UNC's Price on Belk Bowl: It might be a runaway
Jabari, tell us how you really feel about UNC’s chances to upend the 9-3 Cincinnati Bearcats in the Belk Bowl (3:20 p.m., Dec. 28, ESPN).
“If we can shut down the pass game I feel like the game is going to be a runaway,” senior cornerback Jabari Price said after practice Thursday.
“They’ve got a great passing game. Of course, their quarterback has great passing efficiency, but that doesn’t phase us,” Price said. “We’re ready for the challenge. We’re going to be in their face on the 28th and we’re going to be ready to go.”
Bearcats senior quarterback Brendon Kay was 247 for 360, a .686 pass completion percentage, for 3,121 yards. His pass efficiency rating was 155.5, and he hurled 22 TDs against 11 interceptions.
Kay, like Marquise Williams, quarterback of the 6-6 Tar Heels, moved to the top of the depth chart after a season-ending injury to the starting quarterback. Kay replaced Munchie Legaux after he suffered an ugly leg injury in a 45-17 loss to Illinois on Sept. 7.
“They’re 9-3. A lot of people don’t think we’ll win it. But we don’t pay attention to records. We pay attention to what we see on tape, and I know we have a great offense and a great defense,” Price said. “They have playmakers, we have playmakers. But at the end of the day I feel like we’re the better team.”
UNC coach Larry Fedora was a few shades more reserved in his comments, which came on the day it was announced that offensive coordinator Blake Anderson was leaving the team to become head coach at Arkansas State. Fedora talked about how the teams match up and what needs to happen for a UNC victory.
“We know that they’re a good offense. I mean, they’re averaging 34 points a game,” he said.
“We’re going to have to try to stop the run and make them one-dimensional, and create some takeaways and all those things, and get the ball back for the offense,” Fedora said. “I’m pleased with the plan, I’m pleased with the way the guys are working at it.”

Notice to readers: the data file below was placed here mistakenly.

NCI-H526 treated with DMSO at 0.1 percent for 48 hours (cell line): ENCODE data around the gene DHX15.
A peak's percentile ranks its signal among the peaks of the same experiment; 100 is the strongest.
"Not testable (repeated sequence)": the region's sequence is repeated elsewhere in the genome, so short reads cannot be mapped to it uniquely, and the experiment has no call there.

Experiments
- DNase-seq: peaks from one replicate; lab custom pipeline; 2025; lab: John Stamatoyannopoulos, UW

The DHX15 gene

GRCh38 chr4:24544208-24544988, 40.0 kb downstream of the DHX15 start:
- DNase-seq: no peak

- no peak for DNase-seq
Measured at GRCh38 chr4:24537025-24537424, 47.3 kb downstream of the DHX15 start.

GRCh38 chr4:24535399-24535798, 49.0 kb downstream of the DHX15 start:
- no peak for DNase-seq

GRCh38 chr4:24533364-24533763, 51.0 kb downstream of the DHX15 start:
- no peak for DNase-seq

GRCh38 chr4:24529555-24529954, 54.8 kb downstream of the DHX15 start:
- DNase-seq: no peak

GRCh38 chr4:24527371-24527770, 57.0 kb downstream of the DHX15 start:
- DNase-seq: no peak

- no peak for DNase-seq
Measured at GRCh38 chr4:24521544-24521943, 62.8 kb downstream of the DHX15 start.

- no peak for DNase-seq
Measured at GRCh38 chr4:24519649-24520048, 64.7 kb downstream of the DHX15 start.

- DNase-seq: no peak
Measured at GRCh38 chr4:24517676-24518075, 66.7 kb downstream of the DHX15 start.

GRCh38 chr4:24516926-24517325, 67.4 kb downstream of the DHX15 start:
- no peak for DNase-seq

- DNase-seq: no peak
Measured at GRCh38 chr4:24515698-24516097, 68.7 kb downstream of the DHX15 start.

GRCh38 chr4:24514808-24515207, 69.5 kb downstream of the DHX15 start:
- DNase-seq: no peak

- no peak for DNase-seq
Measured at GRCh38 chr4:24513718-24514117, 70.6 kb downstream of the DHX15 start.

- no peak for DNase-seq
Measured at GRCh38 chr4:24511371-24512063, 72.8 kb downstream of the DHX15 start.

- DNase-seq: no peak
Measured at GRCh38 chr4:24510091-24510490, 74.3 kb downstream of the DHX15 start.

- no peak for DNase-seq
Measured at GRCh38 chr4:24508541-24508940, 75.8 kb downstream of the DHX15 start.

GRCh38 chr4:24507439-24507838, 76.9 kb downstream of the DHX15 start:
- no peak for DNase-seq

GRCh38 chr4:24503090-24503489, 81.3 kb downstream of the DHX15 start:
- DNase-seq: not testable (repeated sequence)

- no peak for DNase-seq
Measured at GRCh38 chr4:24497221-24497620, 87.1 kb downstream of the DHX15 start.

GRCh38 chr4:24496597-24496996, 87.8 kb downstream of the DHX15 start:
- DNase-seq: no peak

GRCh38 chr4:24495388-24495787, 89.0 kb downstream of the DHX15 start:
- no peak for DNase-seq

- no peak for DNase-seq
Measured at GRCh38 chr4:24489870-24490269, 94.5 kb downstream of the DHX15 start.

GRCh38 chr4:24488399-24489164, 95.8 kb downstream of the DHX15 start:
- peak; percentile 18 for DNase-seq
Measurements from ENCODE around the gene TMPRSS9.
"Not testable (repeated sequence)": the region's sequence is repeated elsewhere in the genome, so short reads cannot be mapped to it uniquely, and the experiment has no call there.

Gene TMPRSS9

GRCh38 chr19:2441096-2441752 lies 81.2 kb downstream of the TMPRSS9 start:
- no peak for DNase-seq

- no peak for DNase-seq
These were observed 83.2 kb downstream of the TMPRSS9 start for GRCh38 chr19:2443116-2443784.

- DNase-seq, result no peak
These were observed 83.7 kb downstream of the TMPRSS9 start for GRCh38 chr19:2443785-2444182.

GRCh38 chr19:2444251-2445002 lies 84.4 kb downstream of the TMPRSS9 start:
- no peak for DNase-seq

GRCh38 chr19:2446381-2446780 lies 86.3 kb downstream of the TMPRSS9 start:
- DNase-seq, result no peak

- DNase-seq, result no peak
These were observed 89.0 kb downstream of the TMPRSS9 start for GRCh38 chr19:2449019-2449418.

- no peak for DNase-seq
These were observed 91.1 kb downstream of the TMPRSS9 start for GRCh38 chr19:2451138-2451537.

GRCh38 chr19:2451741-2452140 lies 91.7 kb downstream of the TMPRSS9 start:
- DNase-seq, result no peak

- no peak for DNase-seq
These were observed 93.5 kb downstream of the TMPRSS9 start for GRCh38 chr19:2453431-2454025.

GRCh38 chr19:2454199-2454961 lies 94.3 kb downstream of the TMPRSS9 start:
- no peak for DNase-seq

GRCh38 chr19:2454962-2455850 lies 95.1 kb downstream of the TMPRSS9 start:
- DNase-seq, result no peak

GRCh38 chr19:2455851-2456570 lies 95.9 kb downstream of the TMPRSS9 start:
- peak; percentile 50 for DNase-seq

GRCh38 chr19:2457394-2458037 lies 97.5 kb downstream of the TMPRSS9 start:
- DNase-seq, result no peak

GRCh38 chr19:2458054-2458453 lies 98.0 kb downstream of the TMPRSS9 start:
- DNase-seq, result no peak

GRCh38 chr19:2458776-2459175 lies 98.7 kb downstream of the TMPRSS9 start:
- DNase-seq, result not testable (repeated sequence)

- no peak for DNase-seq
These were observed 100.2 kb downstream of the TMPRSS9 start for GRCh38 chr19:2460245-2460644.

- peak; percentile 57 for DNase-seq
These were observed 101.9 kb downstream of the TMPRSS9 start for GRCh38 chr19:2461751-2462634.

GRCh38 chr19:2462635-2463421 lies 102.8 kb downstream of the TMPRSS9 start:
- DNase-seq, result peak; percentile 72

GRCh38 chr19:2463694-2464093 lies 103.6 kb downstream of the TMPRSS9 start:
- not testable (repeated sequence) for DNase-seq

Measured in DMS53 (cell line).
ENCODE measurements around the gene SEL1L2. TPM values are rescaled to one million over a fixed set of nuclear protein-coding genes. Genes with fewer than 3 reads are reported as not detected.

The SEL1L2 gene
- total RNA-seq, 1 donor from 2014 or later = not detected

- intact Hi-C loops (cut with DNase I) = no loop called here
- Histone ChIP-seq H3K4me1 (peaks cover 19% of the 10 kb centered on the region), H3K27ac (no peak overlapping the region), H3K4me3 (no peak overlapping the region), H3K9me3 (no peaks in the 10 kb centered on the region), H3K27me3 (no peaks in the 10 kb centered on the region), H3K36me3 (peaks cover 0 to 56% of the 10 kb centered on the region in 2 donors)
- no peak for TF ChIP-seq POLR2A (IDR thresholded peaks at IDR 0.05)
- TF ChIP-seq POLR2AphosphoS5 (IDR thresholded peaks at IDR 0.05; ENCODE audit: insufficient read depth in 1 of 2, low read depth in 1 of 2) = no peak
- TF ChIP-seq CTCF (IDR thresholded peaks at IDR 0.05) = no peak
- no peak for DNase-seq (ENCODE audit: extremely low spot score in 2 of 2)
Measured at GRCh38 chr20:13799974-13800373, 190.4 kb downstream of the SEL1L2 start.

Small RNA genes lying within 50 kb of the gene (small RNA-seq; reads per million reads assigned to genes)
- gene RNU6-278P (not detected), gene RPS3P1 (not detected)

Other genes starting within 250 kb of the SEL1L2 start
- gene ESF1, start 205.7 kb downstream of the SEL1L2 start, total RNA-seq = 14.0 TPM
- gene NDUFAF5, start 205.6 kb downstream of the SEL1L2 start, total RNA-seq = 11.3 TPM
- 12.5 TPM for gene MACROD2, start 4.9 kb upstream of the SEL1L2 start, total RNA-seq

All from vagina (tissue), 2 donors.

But Cincinnati will bring several offensive threats into the game, so the Tar Heels’ defensive strategy will not be as simple as focusing on stopping one or two players.
“They’ve got more than one good receiver. They’ve got a really good running back. The quarterback does a really nice job, so it’s not where we’re going to be keying on one guy,” Fedora said.
“We’re going to have to stay within our keys, read, have the discipline with our eyes where they need to be and do what we’re supposed to do,” he said.
He likes the intensity and concentration that he’s seeing in practice from the entire team this week.
“Their attitude, their focus, their energy level, all the things that we want in a practice, whether it was the first practice of the year or whatever practice we’re into now” has been superb, he said.
“I think these guys have done a good job of staying consistent through the year, so I’m happy with where they’re at,” Fedora said.
Senior defensive end Kareem Martin said Kay “can really throw the ball,” and has shown the ability to make “a lot of great throws.”